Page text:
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Tilt-Shift Dronelapse - Trying something different


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58 minutes ago, EthanAlexander said:

Very cool thanks for sharing! How'd you mod the gopro lens?

That shot at 2:02 is the bees f*cking KNEES my man

Thanks. I broke a GoPro lens and mount doing FPV racing (Dquad obession). I ordered a spare lens with longer focal and no distortion. I plugged the gopro video out cable to a computer monitor and played with the lens position to adjust the "blur". Then I secured the position of the lens with a tad of hot glue.

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On ‎8‎/‎23‎/‎2017 at 10:46 PM, OliKMIA said:

Thanks guys. Cheers

Hi Oli, I really like your hyperlapses, I'm not a fan of the t/s effect so I would have preferred without it like the others in your channel but it is pure personal preference and it takes nothing away of the great job you did. 

I also read your article on fstopper and it is great with many insides.

I have experimented a bit with my P4p for drone lapse and I'm not yet sure what is the best approach.
The p4p can do 1 jpg every 2 seconds so with ND you can have between 1/2 to 1 second exposure and it gives really the sense of speed but is a pita to get a stable footage even after post stabilization and you need to fly super slow so it takes time and multiple takes as you mention in your article. Alternatively you can take a video and speed it up with the advantage that is more stable, you can decide later on the speed and do speed ramping effect and it takes less time. I did play around adding motion blur with Resolve Studio and you get a good effect but clearly not the same as a true hyperlapse.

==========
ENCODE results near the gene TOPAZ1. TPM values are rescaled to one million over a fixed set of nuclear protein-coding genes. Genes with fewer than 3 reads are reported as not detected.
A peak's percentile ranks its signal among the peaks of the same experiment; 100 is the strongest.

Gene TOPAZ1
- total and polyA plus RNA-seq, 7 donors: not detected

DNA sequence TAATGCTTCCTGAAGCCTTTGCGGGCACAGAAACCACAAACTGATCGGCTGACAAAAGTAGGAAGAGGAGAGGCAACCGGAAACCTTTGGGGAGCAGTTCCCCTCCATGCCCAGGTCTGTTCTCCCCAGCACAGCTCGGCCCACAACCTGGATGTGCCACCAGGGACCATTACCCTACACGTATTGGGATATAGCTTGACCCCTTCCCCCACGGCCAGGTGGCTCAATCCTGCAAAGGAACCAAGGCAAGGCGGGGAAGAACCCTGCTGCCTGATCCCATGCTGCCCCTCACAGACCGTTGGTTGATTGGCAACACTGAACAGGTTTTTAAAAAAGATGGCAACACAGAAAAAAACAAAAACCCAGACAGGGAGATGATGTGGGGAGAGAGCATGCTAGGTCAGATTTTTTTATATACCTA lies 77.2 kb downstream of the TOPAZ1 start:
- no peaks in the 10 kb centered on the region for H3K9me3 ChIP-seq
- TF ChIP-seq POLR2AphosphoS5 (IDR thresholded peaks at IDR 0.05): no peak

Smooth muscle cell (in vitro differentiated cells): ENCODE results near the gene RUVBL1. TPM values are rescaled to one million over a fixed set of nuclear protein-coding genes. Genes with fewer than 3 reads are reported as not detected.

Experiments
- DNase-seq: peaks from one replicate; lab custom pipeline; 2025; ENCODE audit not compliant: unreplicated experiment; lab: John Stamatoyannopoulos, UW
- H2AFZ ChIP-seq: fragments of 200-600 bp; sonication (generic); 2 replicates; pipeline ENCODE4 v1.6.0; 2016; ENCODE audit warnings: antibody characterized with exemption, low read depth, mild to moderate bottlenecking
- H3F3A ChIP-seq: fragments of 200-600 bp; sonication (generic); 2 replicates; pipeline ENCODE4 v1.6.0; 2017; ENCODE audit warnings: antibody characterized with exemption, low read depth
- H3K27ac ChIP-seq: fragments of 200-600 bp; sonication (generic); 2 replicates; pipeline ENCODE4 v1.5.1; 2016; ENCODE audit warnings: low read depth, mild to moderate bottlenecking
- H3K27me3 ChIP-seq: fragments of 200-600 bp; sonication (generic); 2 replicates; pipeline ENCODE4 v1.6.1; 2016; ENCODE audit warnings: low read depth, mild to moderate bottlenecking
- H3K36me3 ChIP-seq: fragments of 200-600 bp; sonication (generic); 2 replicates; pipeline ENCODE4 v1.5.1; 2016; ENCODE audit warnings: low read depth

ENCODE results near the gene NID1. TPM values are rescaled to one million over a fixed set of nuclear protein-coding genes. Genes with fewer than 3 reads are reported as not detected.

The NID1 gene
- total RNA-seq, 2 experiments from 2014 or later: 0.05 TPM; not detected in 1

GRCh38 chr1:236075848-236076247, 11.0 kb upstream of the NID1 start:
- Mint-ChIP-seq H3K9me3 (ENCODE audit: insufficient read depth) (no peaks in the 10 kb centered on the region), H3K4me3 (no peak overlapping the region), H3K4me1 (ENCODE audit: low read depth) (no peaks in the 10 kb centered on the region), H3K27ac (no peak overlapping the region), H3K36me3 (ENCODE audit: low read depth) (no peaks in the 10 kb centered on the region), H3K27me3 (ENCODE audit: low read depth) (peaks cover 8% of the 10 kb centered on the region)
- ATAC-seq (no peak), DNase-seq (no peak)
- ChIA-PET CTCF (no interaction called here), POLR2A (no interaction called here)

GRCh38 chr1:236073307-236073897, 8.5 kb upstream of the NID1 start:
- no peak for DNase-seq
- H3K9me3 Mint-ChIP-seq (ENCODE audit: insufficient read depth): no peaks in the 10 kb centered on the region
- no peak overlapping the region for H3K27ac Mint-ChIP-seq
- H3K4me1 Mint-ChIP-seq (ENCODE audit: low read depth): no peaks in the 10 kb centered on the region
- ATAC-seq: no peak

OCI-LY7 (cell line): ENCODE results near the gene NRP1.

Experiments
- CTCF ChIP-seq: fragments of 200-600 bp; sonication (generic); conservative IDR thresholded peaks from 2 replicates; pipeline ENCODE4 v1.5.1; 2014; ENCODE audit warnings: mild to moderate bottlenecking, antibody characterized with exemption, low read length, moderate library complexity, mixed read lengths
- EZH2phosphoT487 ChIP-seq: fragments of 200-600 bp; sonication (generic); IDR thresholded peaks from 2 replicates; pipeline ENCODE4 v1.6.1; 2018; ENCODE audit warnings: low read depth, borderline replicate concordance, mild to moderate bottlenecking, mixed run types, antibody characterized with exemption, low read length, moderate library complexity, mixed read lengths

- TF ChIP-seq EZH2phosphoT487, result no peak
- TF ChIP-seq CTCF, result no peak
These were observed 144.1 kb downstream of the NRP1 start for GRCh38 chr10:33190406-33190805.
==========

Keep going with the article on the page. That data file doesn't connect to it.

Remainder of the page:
Best would be that the p4p could do a frame every 0.5 second at least in jpg or having vfr from 1 to 24 in video mode.

Using litchi for mission planning I'm always scared about the altitude because I live in the mountains and I don't trust too much how you set the altitude. At sea altitude is easier:-)

What is you opinion?

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Hey. Yes many people told me they didn't like the blur. I totally understand but my point was to try something different. I always like to test new stuff and this video was a kind of challenge for me. I'm also working on a regular dronelapse.

Video over JPEG and DNG: video will be easier to stabilize but you are loosing resolution over still image. And of course much better color grading with DNG but DNG requires longer interval compared to JPEG. So it's a trade of.

For stabilization actually having motion (traveling from A to B) is much easier to stabilize than letting the drone stay in place. Also I noticed that being above the subject (eg. building) gives better result and easier stabilization instead of flying low (it has something to do with perspective and parallax).  Eventually you will have to try the frame by frame tracker stab method. It's a pain but work well.

For the mountain, the drone computes the altitude based on GPS coordinates during take off. So your take off point will be the 0 feet mark. Just make sure that there no higher obstacle your trajectory. The best thing to do it to fly from or above the highest obstacle in the area. Also, make sure to set a correct RTH altitude.

In the end hyperlapse is a game of frustration, you will fail a lot but that's part of the process.


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